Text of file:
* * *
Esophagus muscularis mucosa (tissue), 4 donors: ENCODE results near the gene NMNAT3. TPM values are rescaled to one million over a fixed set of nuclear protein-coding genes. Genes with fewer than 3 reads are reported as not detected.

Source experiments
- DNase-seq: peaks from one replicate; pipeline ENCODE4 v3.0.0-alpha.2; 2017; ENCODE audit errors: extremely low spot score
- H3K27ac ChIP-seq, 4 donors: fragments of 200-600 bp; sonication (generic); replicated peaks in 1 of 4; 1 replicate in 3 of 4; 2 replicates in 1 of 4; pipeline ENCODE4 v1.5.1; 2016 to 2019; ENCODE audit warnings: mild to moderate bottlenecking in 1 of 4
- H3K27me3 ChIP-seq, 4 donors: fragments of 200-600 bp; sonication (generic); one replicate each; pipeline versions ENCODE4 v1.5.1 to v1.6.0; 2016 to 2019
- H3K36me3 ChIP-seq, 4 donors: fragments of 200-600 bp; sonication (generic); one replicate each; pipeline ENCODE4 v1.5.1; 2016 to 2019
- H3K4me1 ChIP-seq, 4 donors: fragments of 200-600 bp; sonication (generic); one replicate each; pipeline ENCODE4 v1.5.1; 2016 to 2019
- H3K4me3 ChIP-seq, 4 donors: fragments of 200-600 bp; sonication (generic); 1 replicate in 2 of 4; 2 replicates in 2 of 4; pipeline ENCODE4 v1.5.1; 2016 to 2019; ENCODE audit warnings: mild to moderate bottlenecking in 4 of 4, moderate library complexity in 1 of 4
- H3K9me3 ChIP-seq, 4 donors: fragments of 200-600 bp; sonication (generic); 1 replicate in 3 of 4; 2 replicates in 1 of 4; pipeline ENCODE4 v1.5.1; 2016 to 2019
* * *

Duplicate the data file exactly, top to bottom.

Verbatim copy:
Esophagus muscularis mucosa (tissue), 4 donors: ENCODE results near the gene NMNAT3. TPM values are rescaled to one million over a fixed set of nuclear protein-coding genes. Genes with fewer than 3 reads are reported as not detected.

Source experiments
- DNase-seq: peaks from one replicate; pipeline ENCODE4 v3.0.0-alpha.2; 2017; ENCODE audit errors: extremely low spot score
- H3K27ac ChIP-seq, 4 donors: fragments of 200-600 bp; sonication (generic); replicated peaks in 1 of 4; 1 replicate in 3 of 4; 2 replicates in 1 of 4; pipeline ENCODE4 v1.5.1; 2016 to 2019; ENCODE audit warnings: mild to moderate bottlenecking in 1 of 4
- H3K27me3 ChIP-seq, 4 donors: fragments of 200-600 bp; sonication (generic); one replicate each; pipeline versions ENCODE4 v1.5.1 to v1.6.0; 2016 to 2019
- H3K36me3 ChIP-seq, 4 donors: fragments of 200-600 bp; sonication (generic); one replicate each; pipeline ENCODE4 v1.5.1; 2016 to 2019
- H3K4me1 ChIP-seq, 4 donors: fragments of 200-600 bp; sonication (generic); one replicate each; pipeline ENCODE4 v1.5.1; 2016 to 2019
- H3K4me3 ChIP-seq, 4 donors: fragments of 200-600 bp; sonication (generic); 1 replicate in 2 of 4; 2 replicates in 2 of 4; pipeline ENCODE4 v1.5.1; 2016 to 2019; ENCODE audit warnings: mild to moderate bottlenecking in 4 of 4, moderate library complexity in 1 of 4
- H3K9me3 ChIP-seq, 4 donors: fragments of 200-600 bp; sonication (generic); 1 replicate in 3 of 4; 2 replicates in 1 of 4; pipeline ENCODE4 v1.5.1; 2016 to 2019